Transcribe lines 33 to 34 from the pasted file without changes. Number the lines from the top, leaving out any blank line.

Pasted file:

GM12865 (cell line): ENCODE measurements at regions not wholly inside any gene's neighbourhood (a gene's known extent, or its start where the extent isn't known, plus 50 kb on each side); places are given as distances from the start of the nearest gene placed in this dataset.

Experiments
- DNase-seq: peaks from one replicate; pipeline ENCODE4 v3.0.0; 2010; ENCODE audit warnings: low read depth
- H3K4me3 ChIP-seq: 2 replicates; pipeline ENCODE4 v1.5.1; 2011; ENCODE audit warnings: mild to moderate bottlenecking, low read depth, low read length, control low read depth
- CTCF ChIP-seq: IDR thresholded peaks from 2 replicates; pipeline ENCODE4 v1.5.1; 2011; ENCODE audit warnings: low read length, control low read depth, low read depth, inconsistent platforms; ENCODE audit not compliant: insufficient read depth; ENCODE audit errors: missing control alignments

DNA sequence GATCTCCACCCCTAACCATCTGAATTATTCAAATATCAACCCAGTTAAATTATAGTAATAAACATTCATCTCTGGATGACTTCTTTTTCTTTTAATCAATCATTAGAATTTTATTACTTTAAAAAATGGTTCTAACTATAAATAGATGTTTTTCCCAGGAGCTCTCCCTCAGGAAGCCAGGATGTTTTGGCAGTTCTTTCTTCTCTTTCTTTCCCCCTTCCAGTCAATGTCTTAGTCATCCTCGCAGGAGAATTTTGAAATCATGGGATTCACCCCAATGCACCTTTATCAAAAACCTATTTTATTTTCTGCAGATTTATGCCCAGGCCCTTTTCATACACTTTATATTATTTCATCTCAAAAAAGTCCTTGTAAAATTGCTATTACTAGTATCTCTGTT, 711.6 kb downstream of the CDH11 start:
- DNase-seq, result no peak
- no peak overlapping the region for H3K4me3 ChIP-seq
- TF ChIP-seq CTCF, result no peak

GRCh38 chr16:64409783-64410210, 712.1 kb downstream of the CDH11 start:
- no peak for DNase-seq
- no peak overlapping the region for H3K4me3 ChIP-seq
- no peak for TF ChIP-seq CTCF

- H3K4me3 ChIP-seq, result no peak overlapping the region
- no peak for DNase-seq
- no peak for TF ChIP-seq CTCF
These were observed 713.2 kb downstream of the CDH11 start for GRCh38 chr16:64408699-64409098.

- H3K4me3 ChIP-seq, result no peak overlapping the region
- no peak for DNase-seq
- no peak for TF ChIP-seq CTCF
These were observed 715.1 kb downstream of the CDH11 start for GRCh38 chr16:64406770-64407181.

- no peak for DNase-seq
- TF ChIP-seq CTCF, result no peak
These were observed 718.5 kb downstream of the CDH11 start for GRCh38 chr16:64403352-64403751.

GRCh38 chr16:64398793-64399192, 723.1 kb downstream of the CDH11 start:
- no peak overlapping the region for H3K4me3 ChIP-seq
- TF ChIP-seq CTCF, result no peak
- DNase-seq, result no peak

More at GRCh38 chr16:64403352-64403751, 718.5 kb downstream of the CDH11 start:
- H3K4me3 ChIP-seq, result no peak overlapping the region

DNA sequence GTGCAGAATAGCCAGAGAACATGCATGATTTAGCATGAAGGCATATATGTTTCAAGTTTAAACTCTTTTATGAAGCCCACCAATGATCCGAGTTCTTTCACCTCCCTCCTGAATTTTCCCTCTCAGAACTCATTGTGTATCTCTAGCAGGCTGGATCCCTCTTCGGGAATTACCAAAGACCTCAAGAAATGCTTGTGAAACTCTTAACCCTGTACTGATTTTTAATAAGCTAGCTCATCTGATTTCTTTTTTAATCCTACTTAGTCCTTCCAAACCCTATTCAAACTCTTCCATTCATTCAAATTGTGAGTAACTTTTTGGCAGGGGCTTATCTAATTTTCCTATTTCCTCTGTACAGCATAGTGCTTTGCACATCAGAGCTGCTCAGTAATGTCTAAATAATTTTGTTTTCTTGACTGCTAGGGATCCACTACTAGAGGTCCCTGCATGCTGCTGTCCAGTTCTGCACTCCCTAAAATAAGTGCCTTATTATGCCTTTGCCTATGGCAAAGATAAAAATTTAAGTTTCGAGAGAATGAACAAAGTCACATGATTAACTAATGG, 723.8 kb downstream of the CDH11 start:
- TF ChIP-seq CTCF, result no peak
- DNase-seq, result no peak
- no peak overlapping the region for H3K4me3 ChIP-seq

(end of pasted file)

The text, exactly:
- DNase-seq, result no peak
- no peak overlapping the region for H3K4me3 ChIP-seq